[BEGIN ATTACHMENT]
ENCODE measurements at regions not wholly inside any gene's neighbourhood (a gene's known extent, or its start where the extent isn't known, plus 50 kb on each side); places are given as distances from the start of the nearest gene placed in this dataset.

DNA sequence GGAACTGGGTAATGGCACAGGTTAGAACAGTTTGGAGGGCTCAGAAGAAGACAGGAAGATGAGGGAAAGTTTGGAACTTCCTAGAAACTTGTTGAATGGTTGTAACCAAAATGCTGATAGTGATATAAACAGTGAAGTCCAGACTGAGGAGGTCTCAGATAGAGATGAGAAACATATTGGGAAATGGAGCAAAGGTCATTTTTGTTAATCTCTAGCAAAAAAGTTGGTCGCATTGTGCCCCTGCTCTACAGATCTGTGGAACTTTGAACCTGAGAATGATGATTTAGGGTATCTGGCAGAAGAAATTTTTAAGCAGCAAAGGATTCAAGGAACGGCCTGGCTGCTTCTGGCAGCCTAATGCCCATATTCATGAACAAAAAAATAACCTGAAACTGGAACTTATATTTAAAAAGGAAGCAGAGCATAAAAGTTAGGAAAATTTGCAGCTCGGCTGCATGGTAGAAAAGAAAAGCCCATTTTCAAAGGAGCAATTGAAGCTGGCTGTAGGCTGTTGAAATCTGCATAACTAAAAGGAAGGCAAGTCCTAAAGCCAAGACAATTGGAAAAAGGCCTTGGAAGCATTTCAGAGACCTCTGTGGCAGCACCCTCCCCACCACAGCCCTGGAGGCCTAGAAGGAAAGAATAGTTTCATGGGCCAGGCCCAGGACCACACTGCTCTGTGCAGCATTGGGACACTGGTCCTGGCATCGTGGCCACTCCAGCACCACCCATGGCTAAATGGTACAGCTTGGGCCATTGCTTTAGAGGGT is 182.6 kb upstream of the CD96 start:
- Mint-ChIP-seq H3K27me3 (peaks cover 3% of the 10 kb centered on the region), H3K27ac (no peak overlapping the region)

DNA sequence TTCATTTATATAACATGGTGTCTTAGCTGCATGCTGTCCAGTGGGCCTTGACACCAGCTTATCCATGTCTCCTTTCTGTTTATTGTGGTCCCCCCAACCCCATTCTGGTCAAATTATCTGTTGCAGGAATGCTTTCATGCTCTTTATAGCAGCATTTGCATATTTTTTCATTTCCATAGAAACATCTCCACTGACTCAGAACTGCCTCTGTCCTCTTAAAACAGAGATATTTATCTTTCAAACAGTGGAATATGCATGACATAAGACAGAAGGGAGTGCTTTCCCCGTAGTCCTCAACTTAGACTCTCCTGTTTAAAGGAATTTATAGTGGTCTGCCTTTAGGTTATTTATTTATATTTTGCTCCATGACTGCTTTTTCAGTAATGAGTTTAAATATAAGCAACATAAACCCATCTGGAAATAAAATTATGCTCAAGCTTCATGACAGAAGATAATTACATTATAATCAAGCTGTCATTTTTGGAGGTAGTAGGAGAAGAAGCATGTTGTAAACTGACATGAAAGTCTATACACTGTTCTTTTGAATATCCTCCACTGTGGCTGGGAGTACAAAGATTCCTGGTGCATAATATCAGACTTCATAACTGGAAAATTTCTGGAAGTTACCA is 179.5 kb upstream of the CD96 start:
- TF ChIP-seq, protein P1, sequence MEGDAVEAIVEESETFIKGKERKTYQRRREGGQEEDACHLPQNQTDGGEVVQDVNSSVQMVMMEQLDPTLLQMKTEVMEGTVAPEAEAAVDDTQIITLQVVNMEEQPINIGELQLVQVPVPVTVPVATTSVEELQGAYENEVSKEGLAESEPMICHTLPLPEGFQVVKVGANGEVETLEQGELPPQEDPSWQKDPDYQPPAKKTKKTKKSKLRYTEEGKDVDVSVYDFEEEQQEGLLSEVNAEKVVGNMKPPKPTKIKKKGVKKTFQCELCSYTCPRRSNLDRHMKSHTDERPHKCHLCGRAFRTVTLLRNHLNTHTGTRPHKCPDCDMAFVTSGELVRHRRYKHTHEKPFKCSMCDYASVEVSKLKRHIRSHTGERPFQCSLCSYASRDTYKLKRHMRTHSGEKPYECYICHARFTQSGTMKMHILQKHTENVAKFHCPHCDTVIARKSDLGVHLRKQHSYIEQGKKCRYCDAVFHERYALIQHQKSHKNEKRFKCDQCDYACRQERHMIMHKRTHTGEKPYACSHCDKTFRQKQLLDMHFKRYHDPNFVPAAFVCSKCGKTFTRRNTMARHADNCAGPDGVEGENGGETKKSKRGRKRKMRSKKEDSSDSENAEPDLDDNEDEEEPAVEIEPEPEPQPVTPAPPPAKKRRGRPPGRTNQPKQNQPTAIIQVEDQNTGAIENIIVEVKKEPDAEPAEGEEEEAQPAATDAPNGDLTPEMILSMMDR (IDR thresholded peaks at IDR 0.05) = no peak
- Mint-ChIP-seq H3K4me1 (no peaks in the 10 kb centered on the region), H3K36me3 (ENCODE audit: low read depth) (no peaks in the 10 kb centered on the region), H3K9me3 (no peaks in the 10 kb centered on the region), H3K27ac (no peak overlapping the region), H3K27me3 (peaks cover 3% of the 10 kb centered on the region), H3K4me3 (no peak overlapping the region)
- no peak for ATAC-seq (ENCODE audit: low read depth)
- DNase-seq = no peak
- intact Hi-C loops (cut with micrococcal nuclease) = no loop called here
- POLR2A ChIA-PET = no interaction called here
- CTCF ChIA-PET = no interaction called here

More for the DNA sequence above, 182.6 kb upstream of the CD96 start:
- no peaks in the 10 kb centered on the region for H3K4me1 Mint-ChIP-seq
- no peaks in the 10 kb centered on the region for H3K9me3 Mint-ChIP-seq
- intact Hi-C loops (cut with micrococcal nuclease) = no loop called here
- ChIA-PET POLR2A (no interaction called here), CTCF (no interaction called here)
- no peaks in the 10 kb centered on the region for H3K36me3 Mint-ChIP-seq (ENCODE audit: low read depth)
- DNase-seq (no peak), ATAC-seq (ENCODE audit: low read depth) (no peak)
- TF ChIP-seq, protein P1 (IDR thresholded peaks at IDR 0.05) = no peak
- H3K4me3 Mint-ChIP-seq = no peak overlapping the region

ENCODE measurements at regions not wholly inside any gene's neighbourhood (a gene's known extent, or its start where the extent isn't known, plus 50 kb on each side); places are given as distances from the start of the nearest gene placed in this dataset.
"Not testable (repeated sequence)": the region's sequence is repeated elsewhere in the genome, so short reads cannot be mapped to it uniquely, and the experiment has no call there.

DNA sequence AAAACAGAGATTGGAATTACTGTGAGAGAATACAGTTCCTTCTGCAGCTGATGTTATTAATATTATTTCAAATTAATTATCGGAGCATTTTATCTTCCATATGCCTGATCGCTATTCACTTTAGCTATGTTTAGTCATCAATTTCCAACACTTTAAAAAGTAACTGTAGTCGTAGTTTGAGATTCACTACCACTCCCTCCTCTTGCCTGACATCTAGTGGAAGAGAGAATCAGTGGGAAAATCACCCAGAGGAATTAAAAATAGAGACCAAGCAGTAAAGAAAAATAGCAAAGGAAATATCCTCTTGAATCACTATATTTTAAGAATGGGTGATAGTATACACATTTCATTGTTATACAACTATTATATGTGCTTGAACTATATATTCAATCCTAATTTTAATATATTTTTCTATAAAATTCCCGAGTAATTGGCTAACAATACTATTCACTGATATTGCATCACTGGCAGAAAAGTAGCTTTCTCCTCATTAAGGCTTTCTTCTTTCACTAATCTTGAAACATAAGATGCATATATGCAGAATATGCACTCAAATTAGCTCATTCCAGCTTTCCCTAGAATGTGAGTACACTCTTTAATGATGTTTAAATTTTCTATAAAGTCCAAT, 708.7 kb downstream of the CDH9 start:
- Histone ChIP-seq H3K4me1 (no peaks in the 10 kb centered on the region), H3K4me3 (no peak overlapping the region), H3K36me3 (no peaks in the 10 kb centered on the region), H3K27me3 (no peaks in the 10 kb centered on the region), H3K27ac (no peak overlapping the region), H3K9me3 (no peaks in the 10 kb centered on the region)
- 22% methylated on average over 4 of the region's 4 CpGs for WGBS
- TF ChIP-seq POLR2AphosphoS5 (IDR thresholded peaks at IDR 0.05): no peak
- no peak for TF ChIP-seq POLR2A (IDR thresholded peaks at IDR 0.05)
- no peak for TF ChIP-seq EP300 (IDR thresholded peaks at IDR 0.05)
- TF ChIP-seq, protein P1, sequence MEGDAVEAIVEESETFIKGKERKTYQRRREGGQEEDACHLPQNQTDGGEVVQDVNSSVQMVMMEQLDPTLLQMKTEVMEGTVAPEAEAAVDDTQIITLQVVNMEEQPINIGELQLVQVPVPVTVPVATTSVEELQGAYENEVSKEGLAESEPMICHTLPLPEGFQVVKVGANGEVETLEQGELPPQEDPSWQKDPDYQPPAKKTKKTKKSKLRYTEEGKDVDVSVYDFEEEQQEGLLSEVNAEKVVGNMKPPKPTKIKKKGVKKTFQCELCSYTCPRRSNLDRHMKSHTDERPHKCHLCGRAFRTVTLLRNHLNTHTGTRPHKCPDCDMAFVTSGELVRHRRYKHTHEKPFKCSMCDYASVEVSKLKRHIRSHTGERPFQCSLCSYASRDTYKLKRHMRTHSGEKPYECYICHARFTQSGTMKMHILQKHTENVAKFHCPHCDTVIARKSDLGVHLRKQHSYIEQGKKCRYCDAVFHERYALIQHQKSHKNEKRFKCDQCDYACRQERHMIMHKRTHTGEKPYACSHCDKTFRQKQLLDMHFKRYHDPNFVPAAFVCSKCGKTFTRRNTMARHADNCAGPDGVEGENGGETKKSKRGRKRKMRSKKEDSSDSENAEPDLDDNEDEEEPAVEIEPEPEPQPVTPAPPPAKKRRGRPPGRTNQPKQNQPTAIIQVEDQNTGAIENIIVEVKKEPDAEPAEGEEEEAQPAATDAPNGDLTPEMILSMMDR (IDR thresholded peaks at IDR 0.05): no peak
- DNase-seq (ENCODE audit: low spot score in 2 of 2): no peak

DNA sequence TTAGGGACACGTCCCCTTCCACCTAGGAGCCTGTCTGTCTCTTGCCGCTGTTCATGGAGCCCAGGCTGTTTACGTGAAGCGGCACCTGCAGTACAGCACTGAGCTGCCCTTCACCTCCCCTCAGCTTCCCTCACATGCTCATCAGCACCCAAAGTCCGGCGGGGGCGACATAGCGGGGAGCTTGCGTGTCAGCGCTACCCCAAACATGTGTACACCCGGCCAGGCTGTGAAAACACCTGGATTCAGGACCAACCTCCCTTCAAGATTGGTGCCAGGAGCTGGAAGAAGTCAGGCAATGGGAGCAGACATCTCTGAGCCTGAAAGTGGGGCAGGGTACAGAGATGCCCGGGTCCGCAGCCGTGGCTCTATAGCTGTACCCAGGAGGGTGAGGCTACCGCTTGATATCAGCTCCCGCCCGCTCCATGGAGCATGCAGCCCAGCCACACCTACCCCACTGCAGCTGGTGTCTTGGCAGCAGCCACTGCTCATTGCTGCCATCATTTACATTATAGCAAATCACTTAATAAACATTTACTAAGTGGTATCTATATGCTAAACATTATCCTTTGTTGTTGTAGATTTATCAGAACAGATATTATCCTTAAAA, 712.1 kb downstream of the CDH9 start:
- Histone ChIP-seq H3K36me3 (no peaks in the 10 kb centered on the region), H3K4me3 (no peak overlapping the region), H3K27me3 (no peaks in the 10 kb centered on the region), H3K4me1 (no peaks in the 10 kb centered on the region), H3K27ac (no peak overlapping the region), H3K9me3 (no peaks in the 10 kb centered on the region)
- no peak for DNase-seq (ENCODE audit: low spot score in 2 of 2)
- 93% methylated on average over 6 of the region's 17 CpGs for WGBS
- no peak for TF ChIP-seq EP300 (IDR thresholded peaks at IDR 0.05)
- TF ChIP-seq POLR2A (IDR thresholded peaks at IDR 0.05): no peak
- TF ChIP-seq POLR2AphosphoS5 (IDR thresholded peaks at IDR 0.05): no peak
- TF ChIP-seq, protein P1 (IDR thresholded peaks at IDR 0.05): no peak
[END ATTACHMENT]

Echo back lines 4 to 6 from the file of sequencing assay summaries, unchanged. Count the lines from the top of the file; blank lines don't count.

DNA sequence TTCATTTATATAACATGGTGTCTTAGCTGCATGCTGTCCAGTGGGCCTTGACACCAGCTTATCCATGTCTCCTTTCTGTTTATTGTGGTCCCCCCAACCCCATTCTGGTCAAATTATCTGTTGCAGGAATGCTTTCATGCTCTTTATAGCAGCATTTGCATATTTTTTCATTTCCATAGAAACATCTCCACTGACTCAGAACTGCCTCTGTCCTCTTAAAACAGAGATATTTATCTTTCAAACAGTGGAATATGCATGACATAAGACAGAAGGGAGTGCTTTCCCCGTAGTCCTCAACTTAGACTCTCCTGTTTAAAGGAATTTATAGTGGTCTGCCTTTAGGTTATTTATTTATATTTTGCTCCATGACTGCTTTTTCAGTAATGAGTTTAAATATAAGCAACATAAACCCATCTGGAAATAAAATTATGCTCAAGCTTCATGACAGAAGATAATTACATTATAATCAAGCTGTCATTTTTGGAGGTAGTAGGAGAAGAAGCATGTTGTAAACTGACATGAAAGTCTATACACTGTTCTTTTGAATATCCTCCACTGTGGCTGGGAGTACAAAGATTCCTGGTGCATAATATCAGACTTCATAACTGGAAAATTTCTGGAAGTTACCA is 179.5 kb upstream of the CD96 start:
- TF ChIP-seq, protein P1, sequence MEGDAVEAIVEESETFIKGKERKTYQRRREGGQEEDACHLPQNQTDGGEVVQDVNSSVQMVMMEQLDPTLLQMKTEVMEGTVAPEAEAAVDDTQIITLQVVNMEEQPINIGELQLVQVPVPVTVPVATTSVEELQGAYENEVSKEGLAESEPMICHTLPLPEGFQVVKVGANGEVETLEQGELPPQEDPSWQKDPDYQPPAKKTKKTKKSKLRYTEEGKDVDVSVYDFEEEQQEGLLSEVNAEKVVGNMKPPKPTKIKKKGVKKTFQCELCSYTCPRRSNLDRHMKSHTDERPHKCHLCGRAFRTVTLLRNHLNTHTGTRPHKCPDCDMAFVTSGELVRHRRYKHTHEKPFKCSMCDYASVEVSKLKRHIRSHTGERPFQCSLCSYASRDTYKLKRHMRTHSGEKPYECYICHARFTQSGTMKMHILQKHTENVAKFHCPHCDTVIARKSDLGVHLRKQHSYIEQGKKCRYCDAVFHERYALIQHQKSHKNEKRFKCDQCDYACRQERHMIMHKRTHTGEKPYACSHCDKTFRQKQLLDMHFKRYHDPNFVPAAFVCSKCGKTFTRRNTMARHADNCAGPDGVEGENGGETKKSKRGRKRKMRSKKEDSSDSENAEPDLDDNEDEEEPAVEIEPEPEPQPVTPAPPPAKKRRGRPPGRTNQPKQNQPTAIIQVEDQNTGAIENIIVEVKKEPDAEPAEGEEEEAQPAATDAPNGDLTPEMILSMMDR (IDR thresholded peaks at IDR 0.05) = no peak
- Mint-ChIP-seq H3K4me1 (no peaks in the 10 kb centered on the region), H3K36me3 (ENCODE audit: low read depth) (no peaks in the 10 kb centered on the region), H3K9me3 (no peaks in the 10 kb centered on the region), H3K27ac (no peak overlapping the region), H3K27me3 (peaks cover 3% of the 10 kb centered on the region), H3K4me3 (no peak overlapping the region)